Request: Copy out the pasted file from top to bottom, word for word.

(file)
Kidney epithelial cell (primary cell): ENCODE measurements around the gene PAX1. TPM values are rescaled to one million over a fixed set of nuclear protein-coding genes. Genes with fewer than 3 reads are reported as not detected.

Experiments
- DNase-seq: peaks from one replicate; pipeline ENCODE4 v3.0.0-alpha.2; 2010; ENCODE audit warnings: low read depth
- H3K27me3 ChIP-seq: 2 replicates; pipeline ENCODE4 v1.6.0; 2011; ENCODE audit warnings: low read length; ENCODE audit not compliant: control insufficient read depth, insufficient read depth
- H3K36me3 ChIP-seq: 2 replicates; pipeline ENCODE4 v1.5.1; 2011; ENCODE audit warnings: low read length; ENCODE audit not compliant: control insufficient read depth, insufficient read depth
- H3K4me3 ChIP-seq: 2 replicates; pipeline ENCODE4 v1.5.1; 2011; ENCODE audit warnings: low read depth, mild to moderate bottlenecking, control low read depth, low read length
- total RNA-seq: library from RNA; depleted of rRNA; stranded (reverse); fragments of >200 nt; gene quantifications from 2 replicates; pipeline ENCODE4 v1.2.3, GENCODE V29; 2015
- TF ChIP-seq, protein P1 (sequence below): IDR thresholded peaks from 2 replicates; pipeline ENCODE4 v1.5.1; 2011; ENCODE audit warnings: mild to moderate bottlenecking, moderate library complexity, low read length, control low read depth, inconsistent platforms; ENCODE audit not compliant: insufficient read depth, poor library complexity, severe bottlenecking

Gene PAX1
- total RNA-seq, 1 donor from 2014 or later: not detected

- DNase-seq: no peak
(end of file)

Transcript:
Kidney epithelial cell (primary cell): ENCODE measurements around the gene PAX1. TPM values are rescaled to one million over a fixed set of nuclear protein-coding genes. Genes with fewer than 3 reads are reported as not detected.

Experiments
- DNase-seq: peaks from one replicate; pipeline ENCODE4 v3.0.0-alpha.2; 2010; ENCODE audit warnings: low read depth
- H3K27me3 ChIP-seq: 2 replicates; pipeline ENCODE4 v1.6.0; 2011; ENCODE audit warnings: low read length; ENCODE audit not compliant: control insufficient read depth, insufficient read depth
- H3K36me3 ChIP-seq: 2 replicates; pipeline ENCODE4 v1.5.1; 2011; ENCODE audit warnings: low read length; ENCODE audit not compliant: control insufficient read depth, insufficient read depth
- H3K4me3 ChIP-seq: 2 replicates; pipeline ENCODE4 v1.5.1; 2011; ENCODE audit warnings: low read depth, mild to moderate bottlenecking, control low read depth, low read length
- total RNA-seq: library from RNA; depleted of rRNA; stranded (reverse); fragments of >200 nt; gene quantifications from 2 replicates; pipeline ENCODE4 v1.2.3, GENCODE V29; 2015
- TF ChIP-seq, protein P1 (sequence below): IDR thresholded peaks from 2 replicates; pipeline ENCODE4 v1.5.1; 2011; ENCODE audit warnings: mild to moderate bottlenecking, moderate library complexity, low read length, control low read depth, inconsistent platforms; ENCODE audit not compliant: insufficient read depth, poor library complexity, severe bottlenecking

Gene PAX1
- total RNA-seq, 1 donor from 2014 or later: not detected

- DNase-seq: no peak